Day 14 - How Bland Blanding Became the Best Town Ever

Day 13 was pretty much the polar opposite of Day 14.  I pulled into Hanksville at the end of Day 13 after a hard day's ride (136k), but still got there early and had no problems along the way.

I was faced with two stretches of "no services" ahead of me.  50 miles to a small rest stop in the middle of the Glen Canyon National Recreation Area, and another 74 after that.  The plan was originally to stop overnight at that rest station, but that didn't last long.  I don't particularly love those no services stretches, so I decided to get it out of the way.  All 198kms. 

The morning 80 km ride was easy.  Pretty much all downhill, with the sun still low in the sky, I made the rest stop by 11.  Good thing I decided not to stay there overnight - the food selection was not quite as I was led to believe.  I had hot pockets for lunch...I should have just opened a packet of my Ramen supply. 

I got out of there quickly enough.  The afternoon ride (118k) was predictably more difficult.  I had a 3000ft climb to escape the park and return to civilization.  After that easy morning, I was very ready for it.

Despite the length of the ride, and the intensity of the climb, I must say, I was having a great time with it.  There wasn't much wind to speak of (my worst enemy) and the park was particularly beautiful.  Supplied by the Colorado River, green things had sprouted all over the red earth.  In the background, over the tops of the higher red mesas, you could see snow capped mountains and a blue sky, fitted nicely with little puffy clouds.  Quite stunning. 

Along my ascent, I met Jodiah.  Jodiah was heading west, and pulled over to chat with me for 20 minutes or so.  I have to say, I was pretty impressed with the kid.  He had no route, no end goal, no destination in mind.  He was just out touring.  His travels seemed to have taken him on a criss-cross circuit of the national parks, often doubling back on himself.  I admire the guy - I could never just GO like that.  I need the finish line to strive for, some goal in mind.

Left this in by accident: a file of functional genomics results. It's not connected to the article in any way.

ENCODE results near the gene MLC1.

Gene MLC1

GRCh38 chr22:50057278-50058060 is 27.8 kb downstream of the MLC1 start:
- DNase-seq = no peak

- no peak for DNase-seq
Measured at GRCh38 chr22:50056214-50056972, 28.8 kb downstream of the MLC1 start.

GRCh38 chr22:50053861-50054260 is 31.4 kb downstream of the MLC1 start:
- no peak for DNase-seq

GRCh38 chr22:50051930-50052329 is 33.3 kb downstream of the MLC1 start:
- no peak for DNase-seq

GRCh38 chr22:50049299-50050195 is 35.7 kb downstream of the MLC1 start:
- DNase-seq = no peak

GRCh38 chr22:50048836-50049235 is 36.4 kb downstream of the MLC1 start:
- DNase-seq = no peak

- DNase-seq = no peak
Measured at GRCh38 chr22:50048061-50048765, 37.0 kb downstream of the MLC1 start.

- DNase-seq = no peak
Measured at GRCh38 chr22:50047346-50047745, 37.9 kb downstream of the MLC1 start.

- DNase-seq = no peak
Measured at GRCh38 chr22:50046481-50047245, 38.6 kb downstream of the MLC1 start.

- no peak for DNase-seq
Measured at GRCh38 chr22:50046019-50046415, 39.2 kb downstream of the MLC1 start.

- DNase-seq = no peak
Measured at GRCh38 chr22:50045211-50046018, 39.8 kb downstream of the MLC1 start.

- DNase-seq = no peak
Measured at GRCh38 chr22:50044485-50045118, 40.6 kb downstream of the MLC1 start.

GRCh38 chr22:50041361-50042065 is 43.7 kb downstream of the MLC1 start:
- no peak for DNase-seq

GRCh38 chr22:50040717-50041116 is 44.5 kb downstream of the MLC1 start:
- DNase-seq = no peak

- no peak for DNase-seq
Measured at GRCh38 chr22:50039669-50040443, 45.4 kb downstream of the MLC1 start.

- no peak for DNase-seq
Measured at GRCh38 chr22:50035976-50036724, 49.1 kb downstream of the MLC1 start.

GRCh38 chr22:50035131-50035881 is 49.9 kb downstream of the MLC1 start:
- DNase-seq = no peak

The only hiccup during my ride out of the park was my stop at the Visitor's Centre near the park's border.  One of the only sources of water in the area, it was a planned water refueling stop for me.  I only wish someone had told me that the road to the visitor's centre was a 4 mile detour off route!  AHHH!!  Oh well - had to be done.

30 miles from the visitor's centre to Blanding.  Full water bottles, full belly - let's ride.  Time passed, and I found myself passing a sign advertising the city limits within 3 miles.  Yay!  Food!  Sleep!  I was pretty beat at this point, and was enjoying coasting into town.  But really, what better way to end a day's ride than to rip into town at a healthy pace?  Thus, I shifted into a slightly higher gear, and....PING!  ZIP!  KAPOW!  BATMAN SOUNDS!   My chain exploded under my feet, sending one link spiralling off into the shrubs on the side of the road.  Within 3 miles of town.  After a 124 mile ride...what luck.

Within minutes, however, Mitch roared by on his motorcycle, and promptly turned around.  He went to get his pickup truck, and hauled my sorry but to his son's motel - Cliff's Palace (25$, super clean, and very much exactly what I was looking for).  Mitch then introduced me to Bob, a local cyclist and car mechanic/restorer.  Apparently the local cycling community is huge!  Of course, I pull into town on the very day most are away at a triathalon...thankfully Bob was still in town.  No spare chain links were to be had, so we just shortened my chain.  Looks like I'll be my big gears for a while. 

How long, you may ask?  Well, by the looks of things, the closest bike shop is 3 days ride away. 

Did I mention that I snapped a second water bottle holster today?  How, I don't know.  Maybe it got jealous of all the attention the chain was getting. 


Picture near the Hite Recreation Area.  Imagine this for an almost continuous 124 miles.  

Picture near the Hite Recreation Area.  Imagine this for an almost continuous 124 miles.